A little Googling informed me that nutritional yeast is often used in recipes as a cheese substitute. According to Wikipedia, it is deactivated Saccharomyces cerevisiae yeast and is free of dairy, gluten, and sugar, and low in sodium and fat. It is a complete protein and is often fortified with Vitamin B12. On average, 2 tablespoons provides 60 Calories, 5 g of carbohydrates (of which 4 g of fibre), and 9 g of protein.
Nutritional yeast is different from yeast extract (like Marmite), which is a yeast autolysate (i.e. the yeasts' endogenous digestive enzymes have broken its amino acids down into simpler compounds). Nutritional yeast is made by growing it in a glucose medium for several days, then deactivating (killing) it with heat, and harvesting, washing, and drying it.
While its smell brings me back to streak-plating in the microbiology lab, its flavour is quite appealing. A small amount is all it takes to provide a nutty cheesy flavour -- with the same savoury satisfaction as sodium or MSG. I'd like to try it in mashed potatoes and on popcorn, but since I had to work with what I had in my cupboards, I decided to start by making nutritional yeast pasta.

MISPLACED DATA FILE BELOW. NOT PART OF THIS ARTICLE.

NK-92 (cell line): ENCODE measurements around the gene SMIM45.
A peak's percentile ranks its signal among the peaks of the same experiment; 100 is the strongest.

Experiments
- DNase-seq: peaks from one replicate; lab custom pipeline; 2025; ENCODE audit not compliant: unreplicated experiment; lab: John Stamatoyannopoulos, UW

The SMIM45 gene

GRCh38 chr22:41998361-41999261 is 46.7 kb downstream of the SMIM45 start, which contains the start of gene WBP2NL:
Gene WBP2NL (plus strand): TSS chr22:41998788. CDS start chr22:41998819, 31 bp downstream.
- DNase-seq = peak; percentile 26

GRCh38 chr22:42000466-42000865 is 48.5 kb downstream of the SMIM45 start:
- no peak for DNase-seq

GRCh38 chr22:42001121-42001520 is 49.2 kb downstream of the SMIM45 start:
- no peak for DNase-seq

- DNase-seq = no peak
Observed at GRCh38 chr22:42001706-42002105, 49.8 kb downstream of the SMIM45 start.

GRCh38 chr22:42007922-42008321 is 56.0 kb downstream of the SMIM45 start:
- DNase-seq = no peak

Nutritional Yeast Pasta
- 170 g dry pasta
- 2 eggs + a splash of milk
- 1/4 cup milk
- 1 tbsp nutritional yeast
I started by cooking and draining the pasta. Then I cracked two eggs into a bowl, whisked them with a splash of milk (for fluffiness), and scrambled them in a frying pan. In a glass dish I heated 1/4 cup of milk in the microwave, then stirred in 1 tbsp of nutritional yeast (you could use more nutritional yeast, but I was worried that the flavour would be too strong).
|simple pasta sauce: 1 tbsp nutritional yeast & 1/4 cup warm milk|
Finally, I stirred the cooked pasta and scrambled eggs into this nutritional yeast sauce. I sprinkled some extra nutritional yeast on top of my serving (to taste).
|scrambled eggs, pasta, & nutritional yeast/milk sauce|
|the final product, all stirred up|
Have you tried nutritional yeast? How do you like to use it?